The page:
Author: James McKiernan Lawyers
Your safety is our first concern after you are in an accident. Getting to the hospital right away is essential if you are involved in a car accident liability case in order to have the records to back up your claims. After you are out of the hospital and feeling better, we will begin to examine just who was at-fault in the accident. A lane changing car accident liability case is not always that simple to prove, as most highways and multi-lane roads have higher speed limits and heavy traffic. With drivers weaving in and out of traffic all of the time, it can be difficult to determine just who caused the accident. There are a couple of important factors that will go into your liability case if you were hurt because of a lane changing accident.
The four factors we will look closely at are breach, duty, causation, and damages.
Breach: Did the other driver fail to meet his duty of checking all around before he or she changed lanes, causing an accident to occur?
Duty: All drivers have a duty to drive responsibly at all times, which the driver who allegedly caused the accident may have failed to do.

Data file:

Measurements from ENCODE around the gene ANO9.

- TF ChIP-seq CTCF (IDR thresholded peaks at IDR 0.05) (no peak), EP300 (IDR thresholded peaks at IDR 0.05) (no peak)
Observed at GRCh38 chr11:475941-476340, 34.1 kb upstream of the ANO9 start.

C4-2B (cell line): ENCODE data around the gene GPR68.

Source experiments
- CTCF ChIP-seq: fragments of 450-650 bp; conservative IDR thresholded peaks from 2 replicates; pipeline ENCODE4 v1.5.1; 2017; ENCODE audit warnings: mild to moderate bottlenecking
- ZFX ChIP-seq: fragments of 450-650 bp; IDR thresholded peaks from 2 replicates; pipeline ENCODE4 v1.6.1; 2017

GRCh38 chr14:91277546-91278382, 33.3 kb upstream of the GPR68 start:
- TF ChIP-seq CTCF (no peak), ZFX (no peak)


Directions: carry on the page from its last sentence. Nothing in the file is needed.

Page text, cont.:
Causation: Were you injured due to another driver changing lanes, or were you injured as the result of another driving matter?
Damages: Did you or another passenger suffer injuries that you can prove through medical records? Are you suffering from emotional distress since the accident occurred?
If the other driver committed an illegal maneuver that resulted in a lane changing accident, this may help prove that they are at-fault. Most states have laws concerning changing lanes that all drivers must obey or face penalties or fines. For example, a driver must always signal correctly when they are about to make a lane change or while they are in the process of making a lane change. Even if they are not ticketed because of their actions, you may still use it in a liability case.
If another driver caused an accident over a lane change, call James McKiernan Lawyers today to handle your car accident liability case.